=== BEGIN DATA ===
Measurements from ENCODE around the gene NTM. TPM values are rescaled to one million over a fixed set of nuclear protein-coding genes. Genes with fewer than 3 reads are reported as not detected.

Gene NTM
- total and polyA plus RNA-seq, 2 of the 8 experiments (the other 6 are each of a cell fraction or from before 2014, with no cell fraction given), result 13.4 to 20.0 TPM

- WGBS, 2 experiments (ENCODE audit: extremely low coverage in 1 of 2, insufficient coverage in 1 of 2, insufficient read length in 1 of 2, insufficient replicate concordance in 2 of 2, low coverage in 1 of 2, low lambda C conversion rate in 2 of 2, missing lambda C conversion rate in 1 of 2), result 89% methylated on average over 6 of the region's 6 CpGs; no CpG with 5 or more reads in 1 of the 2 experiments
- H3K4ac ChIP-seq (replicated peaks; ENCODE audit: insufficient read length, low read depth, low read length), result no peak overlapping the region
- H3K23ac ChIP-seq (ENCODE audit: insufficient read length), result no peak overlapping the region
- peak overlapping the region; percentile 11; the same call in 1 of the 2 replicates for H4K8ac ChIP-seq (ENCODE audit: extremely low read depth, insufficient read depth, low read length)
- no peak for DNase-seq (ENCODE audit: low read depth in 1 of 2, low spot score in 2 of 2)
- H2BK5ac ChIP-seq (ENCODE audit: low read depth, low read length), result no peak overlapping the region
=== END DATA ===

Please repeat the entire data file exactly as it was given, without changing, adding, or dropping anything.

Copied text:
Measurements from ENCODE around the gene NTM. TPM values are rescaled to one million over a fixed set of nuclear protein-coding genes. Genes with fewer than 3 reads are reported as not detected.

Gene NTM
- total and polyA plus RNA-seq, 2 of the 8 experiments (the other 6 are each of a cell fraction or from before 2014, with no cell fraction given), result 13.4 to 20.0 TPM

- WGBS, 2 experiments (ENCODE audit: extremely low coverage in 1 of 2, insufficient coverage in 1 of 2, insufficient read length in 1 of 2, insufficient replicate concordance in 2 of 2, low coverage in 1 of 2, low lambda C conversion rate in 2 of 2, missing lambda C conversion rate in 1 of 2), result 89% methylated on average over 6 of the region's 6 CpGs; no CpG with 5 or more reads in 1 of the 2 experiments
- H3K4ac ChIP-seq (replicated peaks; ENCODE audit: insufficient read length, low read depth, low read length), result no peak overlapping the region
- H3K23ac ChIP-seq (ENCODE audit: insufficient read length), result no peak overlapping the region
- peak overlapping the region; percentile 11; the same call in 1 of the 2 replicates for H4K8ac ChIP-seq (ENCODE audit: extremely low read depth, insufficient read depth, low read length)
- no peak for DNase-seq (ENCODE audit: low read depth in 1 of 2, low spot score in 2 of 2)
- H2BK5ac ChIP-seq (ENCODE audit: low read depth, low read length), result no peak overlapping the region